The update function takes care of a single update of the core engine by calling Qul::PlatformInterface::updateEngine to update its timers and showing animations. It uses the timestamp set by the Qt Quick Ultralite core engine, as described in the previous section.

uint64_t update()
{
    const uint64_t timestamp = currentTimestamp();

    if (timestamp >= nextUpdate) {
        // Handle deadline or pending events
        Qul::PlatformInterface::updateEngine(timestamp);
    }

    return nextUpdate;
}

The exec loop runs forever, or at least for as long as the application is running, and is responsible for calling Qul::Platform::update at appropriate times. When no update calls are required by the core engine, the device may enter a sleep state if possible.

Qul::Platform::update returns the timestamp when it is expected to be called the next time. A timestamp lesser than the current timestamp, or even 0, should result in calling Qul::Platform::update as soon as possible. A greater timestamp value than the current timestamp means that the platform implementation should call Qul::Platform::update at that given time. Until the scheduled time, the device may enter a sleep mode.

void exec()
{
    while (true) {
        const uint64_t timestamp = Platform::update();

        if (timestamp > Platform::currentTimestamp()) {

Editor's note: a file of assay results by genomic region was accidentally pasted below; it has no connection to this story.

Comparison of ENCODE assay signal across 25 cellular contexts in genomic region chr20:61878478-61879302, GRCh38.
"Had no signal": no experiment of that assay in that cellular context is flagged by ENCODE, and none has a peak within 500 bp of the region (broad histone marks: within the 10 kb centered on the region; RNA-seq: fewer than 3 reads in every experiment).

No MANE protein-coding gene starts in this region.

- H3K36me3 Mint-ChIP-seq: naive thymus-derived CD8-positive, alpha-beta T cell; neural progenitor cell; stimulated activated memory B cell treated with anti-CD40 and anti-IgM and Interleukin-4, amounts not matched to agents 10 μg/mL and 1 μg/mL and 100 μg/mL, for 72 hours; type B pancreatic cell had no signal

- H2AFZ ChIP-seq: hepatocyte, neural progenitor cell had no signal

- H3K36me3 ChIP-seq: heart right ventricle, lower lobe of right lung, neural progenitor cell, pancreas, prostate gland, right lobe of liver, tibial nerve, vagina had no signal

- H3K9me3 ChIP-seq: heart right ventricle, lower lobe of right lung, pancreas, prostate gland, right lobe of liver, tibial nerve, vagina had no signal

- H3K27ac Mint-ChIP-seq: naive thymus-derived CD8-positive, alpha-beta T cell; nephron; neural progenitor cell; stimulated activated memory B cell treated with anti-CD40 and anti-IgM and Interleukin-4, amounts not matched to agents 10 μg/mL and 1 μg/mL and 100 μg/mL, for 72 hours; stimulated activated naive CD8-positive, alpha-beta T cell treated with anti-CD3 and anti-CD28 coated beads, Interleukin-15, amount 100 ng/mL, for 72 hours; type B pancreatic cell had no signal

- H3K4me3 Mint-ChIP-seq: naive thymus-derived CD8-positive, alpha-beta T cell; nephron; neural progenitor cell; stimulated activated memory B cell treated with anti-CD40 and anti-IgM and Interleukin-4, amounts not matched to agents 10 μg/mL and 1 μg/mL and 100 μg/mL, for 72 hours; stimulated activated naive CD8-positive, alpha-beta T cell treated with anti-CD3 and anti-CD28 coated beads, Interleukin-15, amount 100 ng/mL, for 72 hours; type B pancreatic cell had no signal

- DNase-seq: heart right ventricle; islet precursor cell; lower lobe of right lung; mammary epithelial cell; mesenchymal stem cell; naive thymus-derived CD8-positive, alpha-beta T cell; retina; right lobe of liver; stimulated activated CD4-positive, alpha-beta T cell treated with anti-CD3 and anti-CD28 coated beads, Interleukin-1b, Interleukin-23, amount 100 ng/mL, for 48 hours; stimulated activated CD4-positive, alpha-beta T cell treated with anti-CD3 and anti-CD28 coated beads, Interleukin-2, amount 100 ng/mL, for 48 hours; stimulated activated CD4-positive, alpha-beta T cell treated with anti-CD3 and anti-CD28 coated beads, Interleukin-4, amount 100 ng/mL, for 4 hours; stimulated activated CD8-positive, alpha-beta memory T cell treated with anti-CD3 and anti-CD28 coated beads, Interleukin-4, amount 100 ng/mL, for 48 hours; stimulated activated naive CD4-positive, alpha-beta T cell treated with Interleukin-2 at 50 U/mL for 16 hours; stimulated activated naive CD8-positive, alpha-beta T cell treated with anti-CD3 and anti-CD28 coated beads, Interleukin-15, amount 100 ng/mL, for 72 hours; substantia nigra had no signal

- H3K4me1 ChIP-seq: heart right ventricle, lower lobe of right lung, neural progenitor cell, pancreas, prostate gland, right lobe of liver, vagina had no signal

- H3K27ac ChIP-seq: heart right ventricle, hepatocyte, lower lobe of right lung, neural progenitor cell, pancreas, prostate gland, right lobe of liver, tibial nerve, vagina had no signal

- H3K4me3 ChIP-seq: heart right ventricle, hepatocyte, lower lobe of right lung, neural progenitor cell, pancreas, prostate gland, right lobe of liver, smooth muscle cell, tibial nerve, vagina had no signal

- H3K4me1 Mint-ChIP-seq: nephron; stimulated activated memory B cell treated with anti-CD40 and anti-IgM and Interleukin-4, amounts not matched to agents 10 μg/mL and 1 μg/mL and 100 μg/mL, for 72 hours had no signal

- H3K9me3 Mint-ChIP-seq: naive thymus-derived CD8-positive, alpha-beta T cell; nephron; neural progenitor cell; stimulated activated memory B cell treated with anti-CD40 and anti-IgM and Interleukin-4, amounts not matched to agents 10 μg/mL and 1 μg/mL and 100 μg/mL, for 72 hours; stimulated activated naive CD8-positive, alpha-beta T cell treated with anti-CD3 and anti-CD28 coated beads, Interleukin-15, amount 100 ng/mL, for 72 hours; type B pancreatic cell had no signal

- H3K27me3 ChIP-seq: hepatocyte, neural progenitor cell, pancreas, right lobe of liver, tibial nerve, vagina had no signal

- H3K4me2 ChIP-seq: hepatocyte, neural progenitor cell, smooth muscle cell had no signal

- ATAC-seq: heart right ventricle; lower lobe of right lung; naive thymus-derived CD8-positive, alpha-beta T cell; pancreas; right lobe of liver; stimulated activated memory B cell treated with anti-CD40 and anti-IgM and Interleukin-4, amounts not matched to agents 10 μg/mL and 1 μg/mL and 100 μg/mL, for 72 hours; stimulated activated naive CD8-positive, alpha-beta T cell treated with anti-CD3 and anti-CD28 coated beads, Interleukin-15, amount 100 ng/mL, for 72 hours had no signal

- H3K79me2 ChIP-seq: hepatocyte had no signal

// The device may go to a sleep mode until timestamp or interrupt
        }
    }
}

You must replace the wait_for_interrupt() call with an appropriate call on your platform. The used function for sleeping must be able to return in case an event, like a touch event, was delivered to the Qt Quick Ultralite core from an interrupt, or the time for the next scheduled update is reached.

Note: In case a sleep or powersave is not implemented, the CPU will always run at full workload.

Note: The function body can be left empty if you are not going to use any demos, examples, tests, calling Application::exec() or app_common framework.

Additional functions for IAR

In order to make the time infrastructure work, the IAR libraries require additional functions to be implemented. For more information, see the IAR developer guide.

// The number of times an internal timing event occurs per second
int const CLOCKS_PER_SECOND = 1000;

clock_t clock(void)
{
    QUL_UNUSED(CLOCKS_PER_SECOND);

    // This function should return a value, which after division by CLOCKS_PER_SECOND,
    // is the processor time in seconds.
    return (clock_t) HAL_GetTick();
}

__time32_t __time32(__time32_t *t)
{
    uint64_t timeAtStartup = 0; // Read this from a time source like a real time clock;
    uint64_t timestamp = stm32_timestamp();
    // same timestamp as _gettimeofday
    __time32_t curtime = (__time32_t)(timeAtStartup + (timestamp / 1000));

    if (t)
        *t = curtime;

    return curtime;
}

char const *__getzone()
{
    // See <IAR>/src/lib/time/getzone.c for documentation
    // For Germany as a default timezone
    return ":GMT+1:GMT+2:0100:032502+0:102502+0";
}

__ATTRIBUTES char *_DstMalloc(size_t);
__ATTRIBUTES void _DstFree(char *);

char *_DstMalloc(size_t s)
{
    // Return a buffer that can hold the maximum number of DST entries of
    // of any timezone available on the device.
    // Each DST entry takes up a structure of 5 bytes plus regular alignment.
    // Instead of a static buffer a dynamically allocated memory can be used as well.

    // With the two entries shown above the required buffer size would be
    // 2 * (5 bytes size + 3 bytes alignment) = 16 bytes

    static char buffert[8 * 4];
    return buffert;
}

void _DstFree(char *p)
{
    // Nothing required here because of static buffer in _DstMalloc
    QUL_UNUSED(p);
}